The Nova Scotia Health Authority says a rising number of nursing vacancies at the East Coast Forensic Hospital has led to “intensive recruitment” of nurses from other units who don’t necessarily have experience in forensics.
“It is normal practice within NSHA for nurses to work or help out in another area when there are high levels of vacancies, but we would always orient our nurses before putting them into independent frontline care role,” said Rachel Boehm, the NSHA central zone director of mental health and addictions.
In recent years, the patient load at the East Coast Forensic Hospital has increased, leading to challenges with managing the rising number of offenders with mental illnesses in need of care. “We’ve had some capacity issues at Mentally Ill Offender Unit lately that we’ve been responding to, and what we do is we meet every day to look at the bed situation and we do have flexibility within our facility to use other beds when we do have capacity issues,” Boehm said.
Boehm says that for nurses seeking overtime shifts at the facility, preference has been given to those who have casual experience picking up shifts there before.
“We did put a call out to the program within mental health and addictions to see if we could bolster our casual roster,” she said.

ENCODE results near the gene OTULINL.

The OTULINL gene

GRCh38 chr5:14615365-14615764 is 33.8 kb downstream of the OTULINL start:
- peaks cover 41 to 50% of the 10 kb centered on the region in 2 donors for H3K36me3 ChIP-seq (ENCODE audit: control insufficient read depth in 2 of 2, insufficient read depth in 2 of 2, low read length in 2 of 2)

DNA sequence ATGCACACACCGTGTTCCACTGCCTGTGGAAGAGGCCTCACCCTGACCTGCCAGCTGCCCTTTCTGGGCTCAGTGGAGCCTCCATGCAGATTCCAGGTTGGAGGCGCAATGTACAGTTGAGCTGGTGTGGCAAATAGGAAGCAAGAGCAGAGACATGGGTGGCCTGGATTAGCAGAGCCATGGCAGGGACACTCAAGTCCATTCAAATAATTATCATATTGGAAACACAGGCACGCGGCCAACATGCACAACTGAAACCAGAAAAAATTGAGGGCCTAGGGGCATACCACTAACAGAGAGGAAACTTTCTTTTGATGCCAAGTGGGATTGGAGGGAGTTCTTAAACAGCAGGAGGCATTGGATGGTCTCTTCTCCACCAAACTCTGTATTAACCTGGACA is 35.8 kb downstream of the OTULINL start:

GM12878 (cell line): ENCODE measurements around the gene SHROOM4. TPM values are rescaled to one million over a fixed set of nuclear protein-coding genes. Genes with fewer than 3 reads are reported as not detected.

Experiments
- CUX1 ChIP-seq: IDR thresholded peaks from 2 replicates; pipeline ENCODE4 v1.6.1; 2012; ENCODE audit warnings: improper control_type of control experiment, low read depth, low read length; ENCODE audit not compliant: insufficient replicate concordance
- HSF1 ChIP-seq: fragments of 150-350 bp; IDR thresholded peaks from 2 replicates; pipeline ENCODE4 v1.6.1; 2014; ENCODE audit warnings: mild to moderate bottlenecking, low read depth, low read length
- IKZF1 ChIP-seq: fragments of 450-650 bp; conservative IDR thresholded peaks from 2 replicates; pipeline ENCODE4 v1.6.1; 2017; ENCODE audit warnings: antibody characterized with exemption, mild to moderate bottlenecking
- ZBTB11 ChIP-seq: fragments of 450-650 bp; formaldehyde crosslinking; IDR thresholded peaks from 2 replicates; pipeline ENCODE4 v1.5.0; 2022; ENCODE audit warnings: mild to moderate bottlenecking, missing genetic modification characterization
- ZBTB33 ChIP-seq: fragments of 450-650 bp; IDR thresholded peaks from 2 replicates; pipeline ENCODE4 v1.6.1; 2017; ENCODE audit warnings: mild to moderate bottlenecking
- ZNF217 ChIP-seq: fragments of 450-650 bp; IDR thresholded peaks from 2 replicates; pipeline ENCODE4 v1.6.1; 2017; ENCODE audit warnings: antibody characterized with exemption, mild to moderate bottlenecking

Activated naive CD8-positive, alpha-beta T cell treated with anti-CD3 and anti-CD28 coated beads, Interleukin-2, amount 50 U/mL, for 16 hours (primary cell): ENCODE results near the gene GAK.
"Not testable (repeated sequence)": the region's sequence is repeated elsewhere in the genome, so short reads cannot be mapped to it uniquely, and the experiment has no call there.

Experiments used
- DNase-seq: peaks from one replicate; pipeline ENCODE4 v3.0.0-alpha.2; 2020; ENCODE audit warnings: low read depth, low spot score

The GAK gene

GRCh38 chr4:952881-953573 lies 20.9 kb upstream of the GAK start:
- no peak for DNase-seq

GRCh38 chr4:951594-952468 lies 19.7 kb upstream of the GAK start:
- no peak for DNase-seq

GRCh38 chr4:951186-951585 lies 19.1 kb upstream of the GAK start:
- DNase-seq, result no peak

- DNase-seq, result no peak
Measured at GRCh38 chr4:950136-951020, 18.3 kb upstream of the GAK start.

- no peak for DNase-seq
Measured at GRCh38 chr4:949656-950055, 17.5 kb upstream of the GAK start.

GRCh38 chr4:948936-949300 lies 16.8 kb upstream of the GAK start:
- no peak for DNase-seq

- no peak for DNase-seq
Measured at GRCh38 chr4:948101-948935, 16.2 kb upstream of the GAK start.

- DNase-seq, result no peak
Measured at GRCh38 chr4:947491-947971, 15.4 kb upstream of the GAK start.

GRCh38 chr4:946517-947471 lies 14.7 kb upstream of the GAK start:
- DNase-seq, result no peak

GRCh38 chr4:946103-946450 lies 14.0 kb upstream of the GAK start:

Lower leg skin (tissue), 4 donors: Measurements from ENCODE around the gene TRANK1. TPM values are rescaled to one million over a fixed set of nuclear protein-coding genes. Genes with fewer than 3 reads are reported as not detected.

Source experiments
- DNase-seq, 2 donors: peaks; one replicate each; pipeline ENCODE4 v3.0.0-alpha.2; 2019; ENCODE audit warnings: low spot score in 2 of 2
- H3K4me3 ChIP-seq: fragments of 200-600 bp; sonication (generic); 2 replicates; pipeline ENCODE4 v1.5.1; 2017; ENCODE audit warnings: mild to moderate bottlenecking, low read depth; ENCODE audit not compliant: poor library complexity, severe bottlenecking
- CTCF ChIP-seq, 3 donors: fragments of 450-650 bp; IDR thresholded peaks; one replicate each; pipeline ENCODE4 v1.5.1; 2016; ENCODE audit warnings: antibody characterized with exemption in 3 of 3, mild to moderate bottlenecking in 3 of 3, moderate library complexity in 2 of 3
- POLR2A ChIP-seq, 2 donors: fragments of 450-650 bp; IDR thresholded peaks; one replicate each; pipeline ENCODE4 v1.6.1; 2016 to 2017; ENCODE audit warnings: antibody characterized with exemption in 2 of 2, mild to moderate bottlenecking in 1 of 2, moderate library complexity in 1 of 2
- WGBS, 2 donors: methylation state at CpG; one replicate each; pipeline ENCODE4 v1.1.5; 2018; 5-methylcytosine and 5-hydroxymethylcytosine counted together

The patients in the East Coast Forensic Hospital are ordered there by the courts. Many of them have committed crimes but were found not criminally responsible on account of mental disorders.
Boehm says providing healthcare for offenders with mental illnesses can come with unique challenges and safety risks that may increase in the face of a nursing shortage.
“If you had to operate without appropriate staffing levels, there is a risk, and that was our concern. We were managing to fill all of our vacancies but we’re doing it with overtime and know that sustained overtime over a long period of time isn’t good for our nursing workforce,” she said.
NSHA spokesperson Carla Adams wrote in an email that “the collective agreements have always had language that stated that overtime was paid for extra hours ‘worked.’ That has not changed. NSHA, as the employer, gave notice that we intended to implement the language in the agreements.”
Regardless of the interpretation, the change in overtime is being felt by managers and employees.
“It’s a different approach, different guidelines to how we call in overtime. So, there has been a learning curve for the staff and the managers,” Boehm said.
NSHA says a significant amount of recruiting work has gone into avoiding future staffing challenges at the East Coast Forensic Hospital, including the hiring of upwards of 15 nurses since June 2018.
Source: global news
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